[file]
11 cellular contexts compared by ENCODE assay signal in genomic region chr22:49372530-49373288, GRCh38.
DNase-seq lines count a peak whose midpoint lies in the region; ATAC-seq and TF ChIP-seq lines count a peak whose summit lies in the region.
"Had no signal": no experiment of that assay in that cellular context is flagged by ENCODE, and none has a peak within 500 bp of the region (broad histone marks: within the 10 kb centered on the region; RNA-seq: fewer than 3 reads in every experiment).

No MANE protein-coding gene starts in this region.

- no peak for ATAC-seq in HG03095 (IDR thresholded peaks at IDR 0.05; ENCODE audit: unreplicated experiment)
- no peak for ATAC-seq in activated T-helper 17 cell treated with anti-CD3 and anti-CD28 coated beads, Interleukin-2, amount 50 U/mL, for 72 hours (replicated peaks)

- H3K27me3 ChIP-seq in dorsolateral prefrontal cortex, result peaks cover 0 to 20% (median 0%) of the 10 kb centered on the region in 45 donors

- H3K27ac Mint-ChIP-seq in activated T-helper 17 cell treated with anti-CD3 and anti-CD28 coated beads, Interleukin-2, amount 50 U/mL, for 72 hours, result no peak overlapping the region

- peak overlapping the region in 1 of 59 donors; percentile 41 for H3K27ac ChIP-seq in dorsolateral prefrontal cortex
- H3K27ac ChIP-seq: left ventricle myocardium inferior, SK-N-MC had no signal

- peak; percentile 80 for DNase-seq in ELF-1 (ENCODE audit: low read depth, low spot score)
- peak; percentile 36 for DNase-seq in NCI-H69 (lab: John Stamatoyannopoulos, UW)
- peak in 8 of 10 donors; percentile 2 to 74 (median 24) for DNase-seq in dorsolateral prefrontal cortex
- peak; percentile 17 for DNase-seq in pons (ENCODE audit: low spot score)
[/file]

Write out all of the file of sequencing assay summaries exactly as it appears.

11 cellular contexts compared by ENCODE assay signal in genomic region chr22:49372530-49373288, GRCh38.
DNase-seq lines count a peak whose midpoint lies in the region; ATAC-seq and TF ChIP-seq lines count a peak whose summit lies in the region.
"Had no signal": no experiment of that assay in that cellular context is flagged by ENCODE, and none has a peak within 500 bp of the region (broad histone marks: within the 10 kb centered on the region; RNA-seq: fewer than 3 reads in every experiment).

No MANE protein-coding gene starts in this region.

- no peak for ATAC-seq in HG03095 (IDR thresholded peaks at IDR 0.05; ENCODE audit: unreplicated experiment)
- no peak for ATAC-seq in activated T-helper 17 cell treated with anti-CD3 and anti-CD28 coated beads, Interleukin-2, amount 50 U/mL, for 72 hours (replicated peaks)

- H3K27me3 ChIP-seq in dorsolateral prefrontal cortex, result peaks cover 0 to 20% (median 0%) of the 10 kb centered on the region in 45 donors

- H3K27ac Mint-ChIP-seq in activated T-helper 17 cell treated with anti-CD3 and anti-CD28 coated beads, Interleukin-2, amount 50 U/mL, for 72 hours, result no peak overlapping the region

- peak overlapping the region in 1 of 59 donors; percentile 41 for H3K27ac ChIP-seq in dorsolateral prefrontal cortex
- H3K27ac ChIP-seq: left ventricle myocardium inferior, SK-N-MC had no signal

- peak; percentile 80 for DNase-seq in ELF-1 (ENCODE audit: low read depth, low spot score)
- peak; percentile 36 for DNase-seq in NCI-H69 (lab: John Stamatoyannopoulos, UW)
- peak in 8 of 10 donors; percentile 2 to 74 (median 24) for DNase-seq in dorsolateral prefrontal cortex
- peak; percentile 17 for DNase-seq in pons (ENCODE audit: low spot score)